Sometimes, I make YouTube videos.
It’s very obvious, when I post these videos, that they are not professional-quality productions. I still have a lot to learn.
But I really like making videos. For a long time, I stopped, because I didn’t feel like they were good enough to even bother producing them.
For almost a year (2016 – 2017), I didn’t so much as glance at my YouTube channel. And when I started posting videos again last year to keep myself motivated through NaNoWriMo, I was a little disappointed, at first, when I realized my first video wasn’t any better than the one I’d posted almost a year earlier.
It’s almost like I expected the passing of time to improve my video-making skills — when in reality, the only thing that could have helped would have involved, oh I don’t know, making a bunch of terrible videos.
I’m trying to make more of them now, because I think they’re fun, and it’s a good way to share more thoughts with my audience without writing another blog post.
They’re still not great. But each one is ever-so-slightly less awful than the last.
Why? Because the process I have to go through to create and publish each new video is something we creatives like to call practice.
What if I stopped posting on this blog for a year? Would I get any better at blogging if I let my blog collect virtual dust? No. My blog improves because I improve, by blogging more.
A writer does not get better at writing if they do not write.
The thing you post on your blog today, to you, might feel like the worst thing you’ve ever written.
But it’s very likely that the thing you post after today will be ever-so-slightly less terrible than the thing you posted today.
You just have to keep practicing. As often as you can. Regularly, consistently, for best results.
Now, does this mean that every single thing you write, you also have to publish? Does it count as practice if no one ever sees it?
You’re never required to post anything online if you don’t want to. Half the videos I’ve uploaded in the past few months, I probably shouldn’t have.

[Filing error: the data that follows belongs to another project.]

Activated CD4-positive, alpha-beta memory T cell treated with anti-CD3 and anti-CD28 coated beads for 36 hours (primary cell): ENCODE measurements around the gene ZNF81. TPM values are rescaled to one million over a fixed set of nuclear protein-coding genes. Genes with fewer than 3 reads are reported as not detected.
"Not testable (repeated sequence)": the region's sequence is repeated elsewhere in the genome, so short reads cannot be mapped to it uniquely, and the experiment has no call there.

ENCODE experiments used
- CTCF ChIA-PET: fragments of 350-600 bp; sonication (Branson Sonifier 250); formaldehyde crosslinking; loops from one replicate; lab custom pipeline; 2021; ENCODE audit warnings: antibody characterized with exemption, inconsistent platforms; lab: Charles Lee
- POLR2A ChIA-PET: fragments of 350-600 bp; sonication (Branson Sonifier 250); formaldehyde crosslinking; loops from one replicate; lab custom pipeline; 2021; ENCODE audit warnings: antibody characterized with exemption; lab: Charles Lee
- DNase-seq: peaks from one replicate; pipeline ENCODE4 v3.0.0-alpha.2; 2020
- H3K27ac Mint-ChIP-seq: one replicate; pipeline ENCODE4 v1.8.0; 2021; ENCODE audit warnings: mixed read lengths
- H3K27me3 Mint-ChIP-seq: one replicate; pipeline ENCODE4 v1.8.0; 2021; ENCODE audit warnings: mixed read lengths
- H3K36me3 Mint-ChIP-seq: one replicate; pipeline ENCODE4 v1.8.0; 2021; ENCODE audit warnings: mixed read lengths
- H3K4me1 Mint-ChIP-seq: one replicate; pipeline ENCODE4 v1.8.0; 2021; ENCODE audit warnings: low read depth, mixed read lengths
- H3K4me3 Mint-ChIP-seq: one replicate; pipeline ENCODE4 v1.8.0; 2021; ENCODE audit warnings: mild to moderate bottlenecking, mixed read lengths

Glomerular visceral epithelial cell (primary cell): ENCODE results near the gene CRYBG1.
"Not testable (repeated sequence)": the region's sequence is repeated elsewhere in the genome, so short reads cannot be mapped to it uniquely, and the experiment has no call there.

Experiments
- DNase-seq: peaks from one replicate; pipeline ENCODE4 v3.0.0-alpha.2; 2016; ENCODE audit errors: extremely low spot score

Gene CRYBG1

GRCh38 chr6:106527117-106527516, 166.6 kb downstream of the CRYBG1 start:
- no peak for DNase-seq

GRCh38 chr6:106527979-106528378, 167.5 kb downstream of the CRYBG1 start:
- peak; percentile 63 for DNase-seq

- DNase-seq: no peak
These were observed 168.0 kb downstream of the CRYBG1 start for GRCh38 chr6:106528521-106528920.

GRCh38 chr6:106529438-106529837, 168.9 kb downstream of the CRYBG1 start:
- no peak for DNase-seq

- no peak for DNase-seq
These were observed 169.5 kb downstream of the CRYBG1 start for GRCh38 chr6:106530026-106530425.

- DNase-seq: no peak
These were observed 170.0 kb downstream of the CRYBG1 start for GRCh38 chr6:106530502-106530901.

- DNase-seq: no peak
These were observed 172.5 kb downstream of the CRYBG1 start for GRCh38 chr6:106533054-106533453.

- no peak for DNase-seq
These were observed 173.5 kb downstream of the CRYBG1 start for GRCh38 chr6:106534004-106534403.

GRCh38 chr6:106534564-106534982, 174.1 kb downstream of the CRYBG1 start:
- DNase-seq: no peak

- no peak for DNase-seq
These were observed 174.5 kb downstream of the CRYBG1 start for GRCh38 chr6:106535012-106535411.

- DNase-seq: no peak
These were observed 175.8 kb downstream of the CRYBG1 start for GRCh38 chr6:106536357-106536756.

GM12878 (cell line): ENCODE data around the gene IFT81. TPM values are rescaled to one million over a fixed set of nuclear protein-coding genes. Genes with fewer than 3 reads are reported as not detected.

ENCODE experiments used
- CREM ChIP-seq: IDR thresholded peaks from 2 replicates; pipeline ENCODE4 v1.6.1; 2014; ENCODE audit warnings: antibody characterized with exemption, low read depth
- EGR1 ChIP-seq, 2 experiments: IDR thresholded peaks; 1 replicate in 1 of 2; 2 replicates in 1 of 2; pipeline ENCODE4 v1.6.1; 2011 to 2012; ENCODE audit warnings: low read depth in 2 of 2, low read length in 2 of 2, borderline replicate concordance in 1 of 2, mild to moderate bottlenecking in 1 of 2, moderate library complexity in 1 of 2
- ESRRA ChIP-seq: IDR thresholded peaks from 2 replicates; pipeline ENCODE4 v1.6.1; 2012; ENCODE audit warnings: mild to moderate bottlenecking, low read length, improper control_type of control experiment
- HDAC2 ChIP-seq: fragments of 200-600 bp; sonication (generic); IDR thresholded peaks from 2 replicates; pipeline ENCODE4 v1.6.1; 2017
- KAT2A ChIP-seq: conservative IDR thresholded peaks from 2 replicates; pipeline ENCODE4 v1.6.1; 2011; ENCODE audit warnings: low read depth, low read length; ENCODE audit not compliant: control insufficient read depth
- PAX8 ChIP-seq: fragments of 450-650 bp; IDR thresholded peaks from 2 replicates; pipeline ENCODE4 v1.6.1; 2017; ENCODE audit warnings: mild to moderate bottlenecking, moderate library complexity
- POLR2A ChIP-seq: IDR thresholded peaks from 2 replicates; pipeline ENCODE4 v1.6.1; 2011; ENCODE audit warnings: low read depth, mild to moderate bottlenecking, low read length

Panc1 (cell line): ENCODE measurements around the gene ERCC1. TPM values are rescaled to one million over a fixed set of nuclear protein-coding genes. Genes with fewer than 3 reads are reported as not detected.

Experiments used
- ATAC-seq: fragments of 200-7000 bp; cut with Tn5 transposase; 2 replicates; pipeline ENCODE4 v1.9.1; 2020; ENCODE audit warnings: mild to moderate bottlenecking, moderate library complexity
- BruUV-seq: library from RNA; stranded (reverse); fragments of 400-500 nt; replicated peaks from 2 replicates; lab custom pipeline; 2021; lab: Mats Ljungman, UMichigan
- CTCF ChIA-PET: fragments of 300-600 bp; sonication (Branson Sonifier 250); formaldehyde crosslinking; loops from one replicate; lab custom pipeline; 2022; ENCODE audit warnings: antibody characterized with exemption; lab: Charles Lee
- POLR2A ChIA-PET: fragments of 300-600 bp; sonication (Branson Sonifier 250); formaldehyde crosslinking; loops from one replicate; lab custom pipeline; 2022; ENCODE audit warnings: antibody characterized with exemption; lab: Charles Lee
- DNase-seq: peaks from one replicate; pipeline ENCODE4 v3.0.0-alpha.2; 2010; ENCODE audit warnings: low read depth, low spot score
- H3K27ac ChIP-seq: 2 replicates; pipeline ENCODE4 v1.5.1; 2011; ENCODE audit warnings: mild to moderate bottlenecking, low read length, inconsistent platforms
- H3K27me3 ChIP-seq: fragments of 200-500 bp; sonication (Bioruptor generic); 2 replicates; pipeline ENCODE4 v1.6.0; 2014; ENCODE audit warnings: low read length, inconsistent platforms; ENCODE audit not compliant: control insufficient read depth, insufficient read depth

But there’s a confidence factor at play here. It’s not just about practicing the process. It’s about getting more comfortable in a particular space. The more you post, the easier it gets to post every time. You worry less about sucking. You focus more on creating a product that’s slightly better than your last attempt. You raise your own bar. You try harder.
Sometimes, you have to do something terribly a few dozen times before you crank out something you can be proud of — and even more times until other people start seeing the value in it, too.
Practice makes better. You don’t regress when you repeat. You start to recognize the patterns in your work you want to change, and then you start changing them. That only happens by doing.
Practice. Keep practicing. Even when you fail. No matter how cringe-worthy. We all start here. Only you can write your way toward something grand.
Meg is the creator of Novelty Revisions, dedicated to helping writers put their ideas into words. She is a staff writer with The Cheat Sheet, a freelance editor and writer, and a 10-time NaNoWriMo winner. Follow Meg on Twitter for tweets about writing, food and nerdy things.
2 thoughts on “The Power of Practice”
This is one of those posts that is perfect for me to read today. Thank you!
You’re very welcome. I’m glad the timing worked out for you! :)